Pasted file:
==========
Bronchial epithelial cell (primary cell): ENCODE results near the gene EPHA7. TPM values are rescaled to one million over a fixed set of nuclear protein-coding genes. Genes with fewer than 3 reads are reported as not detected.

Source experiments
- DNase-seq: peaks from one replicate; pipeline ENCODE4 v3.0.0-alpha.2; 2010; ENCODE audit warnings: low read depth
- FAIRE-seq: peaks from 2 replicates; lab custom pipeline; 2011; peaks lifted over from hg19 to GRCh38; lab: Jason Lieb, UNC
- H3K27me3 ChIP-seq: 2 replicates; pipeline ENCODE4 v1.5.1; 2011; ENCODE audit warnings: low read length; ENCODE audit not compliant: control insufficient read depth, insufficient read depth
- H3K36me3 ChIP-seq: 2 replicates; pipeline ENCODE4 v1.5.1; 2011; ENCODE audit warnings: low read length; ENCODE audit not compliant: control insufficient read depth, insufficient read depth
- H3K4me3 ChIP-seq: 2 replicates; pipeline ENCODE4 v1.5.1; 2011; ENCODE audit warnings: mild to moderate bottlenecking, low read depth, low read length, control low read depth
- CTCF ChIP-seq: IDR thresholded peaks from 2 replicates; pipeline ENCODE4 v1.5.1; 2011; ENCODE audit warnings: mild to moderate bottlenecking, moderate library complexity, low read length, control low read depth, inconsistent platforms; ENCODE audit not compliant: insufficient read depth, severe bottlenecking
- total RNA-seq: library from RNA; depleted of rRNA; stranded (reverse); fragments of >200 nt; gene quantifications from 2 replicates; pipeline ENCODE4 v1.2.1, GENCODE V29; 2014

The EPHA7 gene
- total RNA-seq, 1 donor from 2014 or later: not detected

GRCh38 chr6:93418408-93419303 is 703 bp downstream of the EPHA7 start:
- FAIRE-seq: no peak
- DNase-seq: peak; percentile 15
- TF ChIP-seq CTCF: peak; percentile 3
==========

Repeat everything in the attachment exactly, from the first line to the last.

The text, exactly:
Bronchial epithelial cell (primary cell): ENCODE results near the gene EPHA7. TPM values are rescaled to one million over a fixed set of nuclear protein-coding genes. Genes with fewer than 3 reads are reported as not detected.

Source experiments
- DNase-seq: peaks from one replicate; pipeline ENCODE4 v3.0.0-alpha.2; 2010; ENCODE audit warnings: low read depth
- FAIRE-seq: peaks from 2 replicates; lab custom pipeline; 2011; peaks lifted over from hg19 to GRCh38; lab: Jason Lieb, UNC
- H3K27me3 ChIP-seq: 2 replicates; pipeline ENCODE4 v1.5.1; 2011; ENCODE audit warnings: low read length; ENCODE audit not compliant: control insufficient read depth, insufficient read depth
- H3K36me3 ChIP-seq: 2 replicates; pipeline ENCODE4 v1.5.1; 2011; ENCODE audit warnings: low read length; ENCODE audit not compliant: control insufficient read depth, insufficient read depth
- H3K4me3 ChIP-seq: 2 replicates; pipeline ENCODE4 v1.5.1; 2011; ENCODE audit warnings: mild to moderate bottlenecking, low read depth, low read length, control low read depth
- CTCF ChIP-seq: IDR thresholded peaks from 2 replicates; pipeline ENCODE4 v1.5.1; 2011; ENCODE audit warnings: mild to moderate bottlenecking, moderate library complexity, low read length, control low read depth, inconsistent platforms; ENCODE audit not compliant: insufficient read depth, severe bottlenecking
- total RNA-seq: library from RNA; depleted of rRNA; stranded (reverse); fragments of >200 nt; gene quantifications from 2 replicates; pipeline ENCODE4 v1.2.1, GENCODE V29; 2014

The EPHA7 gene
- total RNA-seq, 1 donor from 2014 or later: not detected

GRCh38 chr6:93418408-93419303 is 703 bp downstream of the EPHA7 start:
- FAIRE-seq: no peak
- DNase-seq: peak; percentile 15
- TF ChIP-seq CTCF: peak; percentile 3